For many years now, LGBT rights advocates have pushed for changes to existing laws regarding workplace discrimination. Although many states protect LGBT workers against discrimination, federal law does not offer the same protection.
Federal law does prohibit employers from discriminating based on race, sex, age, religion, national origin, disability, or genetic information, but it does not specifically refer to sexual orientation or sexual identity. However, in a twist, the 7th Circuit Court of Appeals has decided that the law may not need to be improved because it should already be interpreted to protect LGTB Americans against discrimination.
A recent ruling by the 7th Circuit Court of Appeals in Chicago expanded the 1967 Civil Rights Act’s protections against gender discrimination to include LGBT employees in the workplace. The first-of-its-kind Federal Appeals Court ruling was lauded by gay rights advocates nationwide. The case at the center of the decision involved a community college teacher who sued her former employer, claiming she was denied promotions and was eventually fired because she is a lesbian.
Although this ruling is considered a breakthrough, the decision is at odds with another recent ruling from the 11th Circuit, which means it will very likely require a Supreme Court review.
ABOUT THE AUTHOR: Sidney Gold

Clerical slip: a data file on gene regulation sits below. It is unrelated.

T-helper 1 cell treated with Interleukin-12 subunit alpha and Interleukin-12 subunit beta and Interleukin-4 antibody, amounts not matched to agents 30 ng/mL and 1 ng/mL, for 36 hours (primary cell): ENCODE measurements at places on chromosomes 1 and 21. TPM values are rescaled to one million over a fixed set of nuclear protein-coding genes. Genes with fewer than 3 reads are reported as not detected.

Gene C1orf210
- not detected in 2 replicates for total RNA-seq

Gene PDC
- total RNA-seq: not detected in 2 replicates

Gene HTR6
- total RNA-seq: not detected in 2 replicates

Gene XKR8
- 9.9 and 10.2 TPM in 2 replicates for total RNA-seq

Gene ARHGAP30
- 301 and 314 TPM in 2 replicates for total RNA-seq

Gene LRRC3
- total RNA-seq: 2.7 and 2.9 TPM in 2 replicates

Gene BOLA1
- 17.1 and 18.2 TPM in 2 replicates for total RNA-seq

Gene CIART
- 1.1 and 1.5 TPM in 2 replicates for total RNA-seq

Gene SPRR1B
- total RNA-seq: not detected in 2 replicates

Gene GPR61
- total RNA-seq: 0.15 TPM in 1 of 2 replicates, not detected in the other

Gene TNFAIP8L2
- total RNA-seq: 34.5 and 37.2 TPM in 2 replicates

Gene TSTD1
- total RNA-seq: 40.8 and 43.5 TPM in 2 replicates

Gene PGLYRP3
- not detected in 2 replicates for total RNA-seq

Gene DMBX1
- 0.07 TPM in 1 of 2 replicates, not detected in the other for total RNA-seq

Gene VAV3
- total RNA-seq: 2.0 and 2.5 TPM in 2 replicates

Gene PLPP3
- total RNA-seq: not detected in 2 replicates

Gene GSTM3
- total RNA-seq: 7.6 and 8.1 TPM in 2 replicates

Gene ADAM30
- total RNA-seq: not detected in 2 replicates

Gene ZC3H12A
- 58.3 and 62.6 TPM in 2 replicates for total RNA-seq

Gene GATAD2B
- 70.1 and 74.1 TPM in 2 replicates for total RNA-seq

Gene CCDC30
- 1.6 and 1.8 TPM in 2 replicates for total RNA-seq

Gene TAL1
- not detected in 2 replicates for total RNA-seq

Mr. Gold is the principal shareholder of the Pennsylvania & New Jersey employment law firm of Sidney L. Gold & Associates, P.C. in Philadelphia, which is a preeminent law firm in the field of employment law and civil rights litigation. His practice, as well as that of the law firm, is concentrated in the representation of both employees and employers in all aspects of employment-related litigation in Pennsylvania and New Jersey, including claims under federal and state anti-discrimination laws and federal civil rights laws.
Disclaimer: While every effort has been made to ensure the accuracy of this publication, it is not intended to provide legal advice as individual situations will differ and should be discussed with an expert and/or lawyer. For specific technical or legal advice on the information provided and related topics, please contact the author.
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